Make Australia’s native species more cat savvy rather than try and kill all the cats

Burrowing bettong a native Australian animal preyed upon by feral cats
Two useful tags. Click either to see the articles: Toxic to cats | Dangers to cats

Burrowing bettong, a native Australian animal preyed upon by feral cats. Photo: AWC.

You know about the attempt by the Aussie authorities to try and exterminate the entire feral cat population of that continent. They don’t know how many cats there are (about 6m) but they want rid of all of them and they don’t mind how it is done. Inhumanely is fine by them. But it is an impossible task. You can’t get rid of all the feral cats.

Australian feral cat described as 'enormous'

Australian feral cat described as ‘enormous’. This cat is not enormous but a large feral cat weighing an estimated 23 pounds.

One scientist, Katherine Moseby PhD, realises this. She has come up with a different strategy which is more humane but it might be equally unlikely to succeed, I am afraid.

Aborigninal Australians with the feral cat they killed

Aborigninal Australians with the feral cat they killed. Picture:

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She wants to force a speeded-up evolution of the small mammals and marsupials that cats prey upon so they learn to successfully live with the feral cat.

The problem as she sees it is that the settlers to Australia in the 1800s introduced rabbits and as well as domestic cats. The rabbits procreated super quickly and before long there were hundreds of millions of them wild in Australian providing meals for the foxes and feral cats. This lead to a proliferation of these predators. It was a double whammy. The settlers introduced non-native species that were both prey animals and predators. The resident, small native species such as the greater bilby and the burrowing bettong were caught in this sudden increase of prey and predator and didn’t have time to evolve to learn how to survive these predators.

The idea she has is to force a speeded-up evolution of these small native species so they can defend themselves against cat predation. To achieve that goal she is doing the opposite to killing cats: she is introducing cats to a controlled enclosure where there are bilbies.

The idea is to put enough pressure on the marsupials to produce behavioral or — even better — evolutionary change. – Yale School of the Environment.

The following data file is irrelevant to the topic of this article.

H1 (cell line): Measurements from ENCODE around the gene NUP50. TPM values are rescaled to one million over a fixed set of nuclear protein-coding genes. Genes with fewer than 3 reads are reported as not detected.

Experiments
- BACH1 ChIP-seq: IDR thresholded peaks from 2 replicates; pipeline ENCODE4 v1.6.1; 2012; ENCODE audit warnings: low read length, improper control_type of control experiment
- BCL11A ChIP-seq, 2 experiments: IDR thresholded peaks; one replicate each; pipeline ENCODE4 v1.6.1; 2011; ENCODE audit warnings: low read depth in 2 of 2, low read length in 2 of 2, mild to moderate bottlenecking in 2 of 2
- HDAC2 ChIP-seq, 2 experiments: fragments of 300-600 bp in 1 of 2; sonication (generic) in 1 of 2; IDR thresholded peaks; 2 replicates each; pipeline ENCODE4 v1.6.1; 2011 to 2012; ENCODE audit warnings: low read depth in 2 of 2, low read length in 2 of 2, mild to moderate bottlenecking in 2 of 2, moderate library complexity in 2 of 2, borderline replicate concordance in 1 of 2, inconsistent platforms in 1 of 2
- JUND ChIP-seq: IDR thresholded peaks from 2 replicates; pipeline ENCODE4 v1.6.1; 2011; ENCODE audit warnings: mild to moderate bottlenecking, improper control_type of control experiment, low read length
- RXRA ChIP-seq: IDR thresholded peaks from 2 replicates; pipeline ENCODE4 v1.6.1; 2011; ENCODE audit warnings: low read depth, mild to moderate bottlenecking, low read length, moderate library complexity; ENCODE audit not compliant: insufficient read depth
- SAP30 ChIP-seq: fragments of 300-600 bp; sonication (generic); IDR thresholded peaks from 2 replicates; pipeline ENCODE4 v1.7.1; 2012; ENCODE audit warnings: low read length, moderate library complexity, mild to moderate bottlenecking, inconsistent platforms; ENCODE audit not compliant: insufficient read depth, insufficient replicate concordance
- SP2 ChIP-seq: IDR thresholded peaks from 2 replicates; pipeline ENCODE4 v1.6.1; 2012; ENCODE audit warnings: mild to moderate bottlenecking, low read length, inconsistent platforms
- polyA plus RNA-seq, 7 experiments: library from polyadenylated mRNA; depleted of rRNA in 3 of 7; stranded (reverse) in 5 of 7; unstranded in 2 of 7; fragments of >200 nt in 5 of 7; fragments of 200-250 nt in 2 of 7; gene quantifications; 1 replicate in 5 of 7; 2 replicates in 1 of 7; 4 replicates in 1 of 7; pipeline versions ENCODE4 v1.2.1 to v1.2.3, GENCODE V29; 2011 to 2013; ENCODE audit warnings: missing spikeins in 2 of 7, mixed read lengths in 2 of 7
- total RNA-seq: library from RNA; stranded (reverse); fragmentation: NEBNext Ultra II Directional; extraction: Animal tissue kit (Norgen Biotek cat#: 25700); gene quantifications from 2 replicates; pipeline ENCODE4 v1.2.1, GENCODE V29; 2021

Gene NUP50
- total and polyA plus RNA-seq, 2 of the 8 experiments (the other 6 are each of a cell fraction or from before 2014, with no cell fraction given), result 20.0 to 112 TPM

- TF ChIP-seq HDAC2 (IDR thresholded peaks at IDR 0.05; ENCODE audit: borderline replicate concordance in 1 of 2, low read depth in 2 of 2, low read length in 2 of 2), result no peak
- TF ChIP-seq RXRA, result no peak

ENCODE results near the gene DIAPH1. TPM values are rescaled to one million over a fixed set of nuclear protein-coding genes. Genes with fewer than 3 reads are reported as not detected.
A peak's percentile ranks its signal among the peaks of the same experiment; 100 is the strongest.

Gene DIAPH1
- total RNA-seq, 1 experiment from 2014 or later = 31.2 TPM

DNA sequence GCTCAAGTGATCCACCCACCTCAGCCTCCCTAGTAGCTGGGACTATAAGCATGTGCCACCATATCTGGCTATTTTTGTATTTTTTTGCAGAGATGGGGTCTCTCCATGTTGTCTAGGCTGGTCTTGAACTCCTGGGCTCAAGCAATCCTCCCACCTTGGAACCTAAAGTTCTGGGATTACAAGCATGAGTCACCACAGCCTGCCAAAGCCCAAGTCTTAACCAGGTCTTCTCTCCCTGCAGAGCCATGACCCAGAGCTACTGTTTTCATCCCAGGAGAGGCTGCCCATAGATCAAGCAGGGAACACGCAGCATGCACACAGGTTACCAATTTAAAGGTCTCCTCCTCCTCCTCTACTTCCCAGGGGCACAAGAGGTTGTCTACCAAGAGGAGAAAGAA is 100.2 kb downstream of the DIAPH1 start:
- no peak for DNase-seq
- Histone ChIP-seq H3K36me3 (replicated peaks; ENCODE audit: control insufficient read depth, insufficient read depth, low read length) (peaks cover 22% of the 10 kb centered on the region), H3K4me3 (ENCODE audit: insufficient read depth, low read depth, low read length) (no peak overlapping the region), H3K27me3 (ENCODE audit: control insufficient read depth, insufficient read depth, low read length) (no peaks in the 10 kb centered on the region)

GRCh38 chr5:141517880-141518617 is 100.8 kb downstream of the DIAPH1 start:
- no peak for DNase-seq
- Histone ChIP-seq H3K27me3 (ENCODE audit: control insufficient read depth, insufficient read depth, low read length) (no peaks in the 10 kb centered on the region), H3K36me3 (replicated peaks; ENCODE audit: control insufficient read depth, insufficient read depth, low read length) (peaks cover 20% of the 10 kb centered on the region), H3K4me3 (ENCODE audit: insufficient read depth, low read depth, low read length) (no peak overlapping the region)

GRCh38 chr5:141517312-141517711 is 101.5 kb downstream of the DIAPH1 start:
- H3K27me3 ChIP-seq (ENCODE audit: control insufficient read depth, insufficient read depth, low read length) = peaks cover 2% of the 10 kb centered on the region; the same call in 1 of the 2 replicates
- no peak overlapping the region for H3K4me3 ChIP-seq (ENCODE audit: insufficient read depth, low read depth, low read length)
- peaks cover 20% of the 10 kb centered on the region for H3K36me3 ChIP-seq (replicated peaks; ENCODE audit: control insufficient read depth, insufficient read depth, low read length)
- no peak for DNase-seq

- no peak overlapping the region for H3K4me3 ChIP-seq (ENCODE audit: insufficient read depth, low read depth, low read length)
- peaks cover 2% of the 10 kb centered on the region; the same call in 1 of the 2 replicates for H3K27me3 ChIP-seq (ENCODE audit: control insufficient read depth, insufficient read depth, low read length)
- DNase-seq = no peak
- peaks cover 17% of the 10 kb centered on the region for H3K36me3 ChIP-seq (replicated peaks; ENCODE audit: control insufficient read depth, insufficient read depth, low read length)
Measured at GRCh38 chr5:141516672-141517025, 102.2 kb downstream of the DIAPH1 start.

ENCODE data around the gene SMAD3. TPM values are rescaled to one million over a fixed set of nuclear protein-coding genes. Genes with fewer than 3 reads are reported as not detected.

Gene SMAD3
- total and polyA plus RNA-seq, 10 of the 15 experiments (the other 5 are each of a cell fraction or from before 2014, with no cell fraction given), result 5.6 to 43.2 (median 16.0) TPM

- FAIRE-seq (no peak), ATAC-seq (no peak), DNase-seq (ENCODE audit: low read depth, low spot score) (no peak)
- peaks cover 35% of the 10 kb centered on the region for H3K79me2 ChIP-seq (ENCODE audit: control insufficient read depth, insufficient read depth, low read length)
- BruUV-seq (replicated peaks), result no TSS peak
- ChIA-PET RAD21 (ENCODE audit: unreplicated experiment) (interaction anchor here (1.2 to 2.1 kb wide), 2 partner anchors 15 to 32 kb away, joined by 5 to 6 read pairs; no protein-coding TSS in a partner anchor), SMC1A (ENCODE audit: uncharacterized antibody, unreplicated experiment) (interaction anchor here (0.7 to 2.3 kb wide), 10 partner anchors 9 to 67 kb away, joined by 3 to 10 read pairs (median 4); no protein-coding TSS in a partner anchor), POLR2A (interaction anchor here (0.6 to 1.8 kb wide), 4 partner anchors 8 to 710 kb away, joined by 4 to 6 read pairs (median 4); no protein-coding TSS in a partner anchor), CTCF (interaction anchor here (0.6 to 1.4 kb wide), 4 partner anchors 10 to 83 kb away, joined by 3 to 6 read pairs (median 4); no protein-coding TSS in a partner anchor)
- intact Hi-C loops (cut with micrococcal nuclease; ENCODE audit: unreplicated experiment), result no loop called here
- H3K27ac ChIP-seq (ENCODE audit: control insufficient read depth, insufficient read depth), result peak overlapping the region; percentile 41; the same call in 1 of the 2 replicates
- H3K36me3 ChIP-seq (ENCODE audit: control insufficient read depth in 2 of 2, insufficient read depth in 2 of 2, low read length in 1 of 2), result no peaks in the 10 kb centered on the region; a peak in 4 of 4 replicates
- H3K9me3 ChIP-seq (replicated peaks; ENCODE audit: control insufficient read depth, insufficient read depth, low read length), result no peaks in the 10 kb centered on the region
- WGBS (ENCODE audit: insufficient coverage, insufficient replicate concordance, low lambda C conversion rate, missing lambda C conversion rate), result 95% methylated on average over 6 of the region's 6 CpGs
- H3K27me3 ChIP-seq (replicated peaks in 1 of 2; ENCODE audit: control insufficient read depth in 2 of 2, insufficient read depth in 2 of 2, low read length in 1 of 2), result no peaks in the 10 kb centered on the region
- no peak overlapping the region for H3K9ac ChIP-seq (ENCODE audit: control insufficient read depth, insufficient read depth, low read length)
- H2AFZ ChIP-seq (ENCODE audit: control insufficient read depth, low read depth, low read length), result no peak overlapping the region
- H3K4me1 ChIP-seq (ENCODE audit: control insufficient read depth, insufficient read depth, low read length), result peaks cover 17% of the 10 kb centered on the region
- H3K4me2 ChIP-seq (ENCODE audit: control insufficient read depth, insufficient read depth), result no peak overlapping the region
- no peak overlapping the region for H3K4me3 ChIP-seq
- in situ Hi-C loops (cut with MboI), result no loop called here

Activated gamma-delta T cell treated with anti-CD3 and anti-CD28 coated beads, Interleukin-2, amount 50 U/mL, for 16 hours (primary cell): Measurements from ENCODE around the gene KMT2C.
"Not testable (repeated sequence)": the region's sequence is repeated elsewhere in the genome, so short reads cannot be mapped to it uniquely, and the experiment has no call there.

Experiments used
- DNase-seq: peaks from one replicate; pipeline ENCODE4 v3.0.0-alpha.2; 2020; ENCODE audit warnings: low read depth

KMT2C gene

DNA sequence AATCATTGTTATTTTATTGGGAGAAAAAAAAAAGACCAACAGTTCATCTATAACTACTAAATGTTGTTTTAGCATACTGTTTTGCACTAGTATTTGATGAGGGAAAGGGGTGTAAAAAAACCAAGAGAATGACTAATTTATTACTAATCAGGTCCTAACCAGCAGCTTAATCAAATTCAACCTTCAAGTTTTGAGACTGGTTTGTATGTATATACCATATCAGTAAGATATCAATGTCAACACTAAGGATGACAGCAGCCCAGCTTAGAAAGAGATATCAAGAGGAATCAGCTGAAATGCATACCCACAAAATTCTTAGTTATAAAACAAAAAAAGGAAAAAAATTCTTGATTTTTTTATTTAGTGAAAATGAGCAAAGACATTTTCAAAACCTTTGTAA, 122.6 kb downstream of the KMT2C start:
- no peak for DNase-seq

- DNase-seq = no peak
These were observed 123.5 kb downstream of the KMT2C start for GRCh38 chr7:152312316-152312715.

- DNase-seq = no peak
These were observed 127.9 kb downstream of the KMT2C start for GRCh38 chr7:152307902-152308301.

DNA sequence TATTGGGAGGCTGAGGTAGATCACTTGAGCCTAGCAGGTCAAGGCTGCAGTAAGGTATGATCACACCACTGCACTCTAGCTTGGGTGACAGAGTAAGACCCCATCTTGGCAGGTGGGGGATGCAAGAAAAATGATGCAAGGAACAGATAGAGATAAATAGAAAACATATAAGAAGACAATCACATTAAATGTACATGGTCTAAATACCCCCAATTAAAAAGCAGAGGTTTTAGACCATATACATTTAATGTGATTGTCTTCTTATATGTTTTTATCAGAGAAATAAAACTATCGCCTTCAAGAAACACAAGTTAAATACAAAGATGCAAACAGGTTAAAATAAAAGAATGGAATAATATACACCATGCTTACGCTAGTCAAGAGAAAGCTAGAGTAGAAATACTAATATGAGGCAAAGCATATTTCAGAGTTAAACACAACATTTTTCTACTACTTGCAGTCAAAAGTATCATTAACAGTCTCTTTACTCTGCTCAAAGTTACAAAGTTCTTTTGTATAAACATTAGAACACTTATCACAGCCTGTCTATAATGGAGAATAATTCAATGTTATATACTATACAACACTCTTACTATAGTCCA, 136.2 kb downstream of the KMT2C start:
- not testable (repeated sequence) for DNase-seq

In one experiment she released five cats into a fenced paddock with about 300 greater bilbies and waited 2 years. At the end of that period she took the bilbies to another enclosure where there were more cats. She added some more bilbies to this enclosure who had not been exposed to cats beforehand. She wanted to see whether the bilbies who’d be exposed to cats were able to survive against cat predation better than the naïve bilbies.

It worked. After 40 days 25% of the naïve bilbies were alive while 66% of the more predator savvy bilbies had survived. However, she is unsure if this was a learned behaviour or an evolutionary response. By ‘evolutionary response’ I mean natural selection per Darwinian principles to select for bilbies that were better able to deal with the presence of feral cat predators.

The good aspect of this for me is that the thinking is more enlightened and humane. It is also more pragmatic and it is about long-term thinking.

The idea that you can bring Armageddon upon all feral cats is plainly morally wrong and impractical. The Aussie feral cat problem needs a more sophisticated approach.

Perhaps the problem has become too bad to fix. It was left unattended for too long. The feral cat is very much part of the Australian ecosystem. And suddenly there are probably bigger fish to fry such as climate change, the effects of which are constantly being made violently evident to the Australians with massive wildfires and huge floods plus the destruction of the Great Barrier Reef.

And, ironically Australia is feeding climate change by mining coal and selling it to the Chinese. China is the world’s biggest producer of environment carbon dioxide. It has got too bad. On the one hand Australia is trying their utmost to protect their small native species from cats and on the other they are contributing to their destruction via climate change disasters. A mess of gigantic proportions.

I wonder if it humankind can go so far down a road of failure in conservation that it becomes impossible to turn around? That’s my feeling. Too many human mistakes and failings. And don’t blame the cat. They are not at fault. It’s the fault of humankind which in terms of animal and plant conservation is a disease on the planet.


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Note: sources for news articles are carefully selected but the news is often not independently verified.

Michael Broad

Hi, I'm a 74-year-old retired solicitor (attorney in the US). Before qualifying I worked in many jobs including professional photography. I love nature, cats and all animals. I am concerned about their welfare. If you want to read more click here.

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